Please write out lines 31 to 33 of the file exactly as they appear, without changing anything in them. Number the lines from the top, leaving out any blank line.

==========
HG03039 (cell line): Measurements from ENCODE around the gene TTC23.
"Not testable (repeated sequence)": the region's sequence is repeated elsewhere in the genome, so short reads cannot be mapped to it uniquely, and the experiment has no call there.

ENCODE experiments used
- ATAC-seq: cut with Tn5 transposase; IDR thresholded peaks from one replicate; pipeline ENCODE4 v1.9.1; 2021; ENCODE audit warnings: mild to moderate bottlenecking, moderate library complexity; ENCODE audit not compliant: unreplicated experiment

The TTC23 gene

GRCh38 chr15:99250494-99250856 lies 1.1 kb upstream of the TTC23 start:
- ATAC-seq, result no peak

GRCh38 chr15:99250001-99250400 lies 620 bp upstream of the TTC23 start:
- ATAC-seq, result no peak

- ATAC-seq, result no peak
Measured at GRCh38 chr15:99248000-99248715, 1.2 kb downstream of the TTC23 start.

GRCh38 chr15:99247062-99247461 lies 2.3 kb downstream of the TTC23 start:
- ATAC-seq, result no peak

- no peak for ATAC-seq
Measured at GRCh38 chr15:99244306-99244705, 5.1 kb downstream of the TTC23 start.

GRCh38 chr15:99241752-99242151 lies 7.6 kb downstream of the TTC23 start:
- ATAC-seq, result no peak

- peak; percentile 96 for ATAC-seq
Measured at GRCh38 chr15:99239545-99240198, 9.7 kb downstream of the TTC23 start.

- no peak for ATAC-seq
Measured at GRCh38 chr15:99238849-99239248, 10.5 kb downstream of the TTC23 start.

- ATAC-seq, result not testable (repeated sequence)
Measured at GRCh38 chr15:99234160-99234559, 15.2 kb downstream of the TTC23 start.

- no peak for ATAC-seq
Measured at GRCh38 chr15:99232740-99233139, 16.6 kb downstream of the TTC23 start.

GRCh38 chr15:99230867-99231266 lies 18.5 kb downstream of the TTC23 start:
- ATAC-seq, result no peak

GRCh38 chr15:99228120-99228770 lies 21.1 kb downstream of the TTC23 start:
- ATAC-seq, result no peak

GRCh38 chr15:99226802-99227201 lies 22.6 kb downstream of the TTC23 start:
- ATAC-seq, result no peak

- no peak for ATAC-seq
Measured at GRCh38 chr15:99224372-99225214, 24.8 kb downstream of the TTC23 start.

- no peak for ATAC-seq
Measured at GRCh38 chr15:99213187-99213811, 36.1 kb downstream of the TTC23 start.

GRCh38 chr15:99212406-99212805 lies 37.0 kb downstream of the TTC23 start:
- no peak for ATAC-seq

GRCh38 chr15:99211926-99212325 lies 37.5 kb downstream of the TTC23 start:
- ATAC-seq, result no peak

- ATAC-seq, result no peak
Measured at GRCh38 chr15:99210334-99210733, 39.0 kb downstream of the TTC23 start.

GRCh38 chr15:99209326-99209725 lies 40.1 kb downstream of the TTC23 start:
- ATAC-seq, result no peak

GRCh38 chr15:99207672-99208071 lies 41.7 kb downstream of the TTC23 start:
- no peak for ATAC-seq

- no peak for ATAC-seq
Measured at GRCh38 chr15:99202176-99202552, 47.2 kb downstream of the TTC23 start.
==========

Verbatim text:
- ATAC-seq, result no peak

- no peak for ATAC-seq
Measured at GRCh38 chr15:99224372-99225214, 24.8 kb downstream of the TTC23 start.